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Berkeley, Spinoza, and Radical Enlightenment

  • Geneviève Brykman
Chapter
Part of the International Archives of the History of Ideas / Archives internationales d'histoire des idées book series (ARCH, volume 201)

Abstract

I put Spinoza in my title in order to signal my paper’s purpose. Instead of taking the Enlightenment to be, as it is usually understood, an early-eighteenth-century phenomenon, my intention is to show that Berkeley is to be included in that period of ferment, after Spinoza’s death, when the defence of free expression, the critique of religion and of language connected with “mysteries,” and the impertinence of any form of authority were openly considered. By contrast, before 1677, the defence of free-thinking was expressed only in clandestine clubs and coteries. Now, in his masterly work Radical Enlightenment, Jonathan Israel reveals the central role of Spinoza’s philosophy and its diffusion, as early as 1650, in sharpening the human desire for liberty.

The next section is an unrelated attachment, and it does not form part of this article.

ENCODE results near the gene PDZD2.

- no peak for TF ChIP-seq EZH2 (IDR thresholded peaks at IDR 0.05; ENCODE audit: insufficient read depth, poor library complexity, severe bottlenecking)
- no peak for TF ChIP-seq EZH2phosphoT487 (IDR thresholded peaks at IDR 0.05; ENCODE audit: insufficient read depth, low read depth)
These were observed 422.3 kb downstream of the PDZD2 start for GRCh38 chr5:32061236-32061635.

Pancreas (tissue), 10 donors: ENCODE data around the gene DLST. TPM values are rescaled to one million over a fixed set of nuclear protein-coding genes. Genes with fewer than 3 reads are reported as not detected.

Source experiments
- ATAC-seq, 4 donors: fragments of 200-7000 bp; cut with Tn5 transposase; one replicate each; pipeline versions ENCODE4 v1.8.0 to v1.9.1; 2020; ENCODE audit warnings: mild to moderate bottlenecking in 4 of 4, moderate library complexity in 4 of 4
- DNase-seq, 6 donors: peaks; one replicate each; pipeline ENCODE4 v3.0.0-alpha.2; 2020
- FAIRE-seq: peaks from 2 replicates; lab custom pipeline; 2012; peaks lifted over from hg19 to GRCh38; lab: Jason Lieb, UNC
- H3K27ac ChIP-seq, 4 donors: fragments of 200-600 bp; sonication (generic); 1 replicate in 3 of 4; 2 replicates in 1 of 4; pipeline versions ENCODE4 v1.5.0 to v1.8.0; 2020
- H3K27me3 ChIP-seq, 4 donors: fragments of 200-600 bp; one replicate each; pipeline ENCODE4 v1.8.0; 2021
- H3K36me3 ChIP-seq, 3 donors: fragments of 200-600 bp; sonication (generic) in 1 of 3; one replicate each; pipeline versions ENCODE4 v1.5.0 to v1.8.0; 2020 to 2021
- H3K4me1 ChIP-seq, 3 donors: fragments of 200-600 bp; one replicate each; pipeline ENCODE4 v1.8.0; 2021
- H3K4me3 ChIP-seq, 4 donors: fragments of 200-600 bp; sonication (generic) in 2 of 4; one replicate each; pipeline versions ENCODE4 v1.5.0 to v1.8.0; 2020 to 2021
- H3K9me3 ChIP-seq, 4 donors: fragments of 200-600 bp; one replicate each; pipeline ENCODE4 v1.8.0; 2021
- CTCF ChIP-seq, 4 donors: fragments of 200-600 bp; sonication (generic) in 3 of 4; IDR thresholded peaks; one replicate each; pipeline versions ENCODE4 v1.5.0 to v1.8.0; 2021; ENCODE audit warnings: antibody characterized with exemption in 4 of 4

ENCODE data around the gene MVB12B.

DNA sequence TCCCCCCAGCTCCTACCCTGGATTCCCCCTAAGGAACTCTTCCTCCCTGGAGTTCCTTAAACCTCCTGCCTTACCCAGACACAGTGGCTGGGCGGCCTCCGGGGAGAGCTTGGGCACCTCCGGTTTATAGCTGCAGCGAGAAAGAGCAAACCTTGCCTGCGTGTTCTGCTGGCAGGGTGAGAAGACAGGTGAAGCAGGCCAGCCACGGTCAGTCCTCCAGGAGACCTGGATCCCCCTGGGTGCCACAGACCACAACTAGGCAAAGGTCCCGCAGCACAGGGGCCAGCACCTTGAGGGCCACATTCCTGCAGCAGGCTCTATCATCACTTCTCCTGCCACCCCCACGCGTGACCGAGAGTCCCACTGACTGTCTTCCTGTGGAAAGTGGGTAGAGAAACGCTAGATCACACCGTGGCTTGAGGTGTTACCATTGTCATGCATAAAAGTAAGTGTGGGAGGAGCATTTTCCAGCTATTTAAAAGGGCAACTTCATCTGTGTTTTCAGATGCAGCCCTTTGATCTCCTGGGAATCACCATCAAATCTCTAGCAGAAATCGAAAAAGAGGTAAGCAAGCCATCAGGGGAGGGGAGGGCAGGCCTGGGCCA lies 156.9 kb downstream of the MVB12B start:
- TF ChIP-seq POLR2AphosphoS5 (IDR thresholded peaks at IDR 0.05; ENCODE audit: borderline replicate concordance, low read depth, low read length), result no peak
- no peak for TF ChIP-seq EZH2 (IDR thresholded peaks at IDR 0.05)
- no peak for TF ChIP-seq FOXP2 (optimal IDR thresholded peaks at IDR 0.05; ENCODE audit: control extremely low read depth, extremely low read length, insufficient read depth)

Keywords

Pineal Gland Direct Reading Philosophical Commentary Cartesian Dualism Masterly Work 
These keywords were added by machine and not by the authors. This process is experimental and the keywords may be updated as the learning algorithm improves.

Copyright information

© Springer Science+Business Media B.V. 2010

Authors and Affiliations

  1. 1.Nanterre-La DéfenseUniversité Paris-OuestParisFrance

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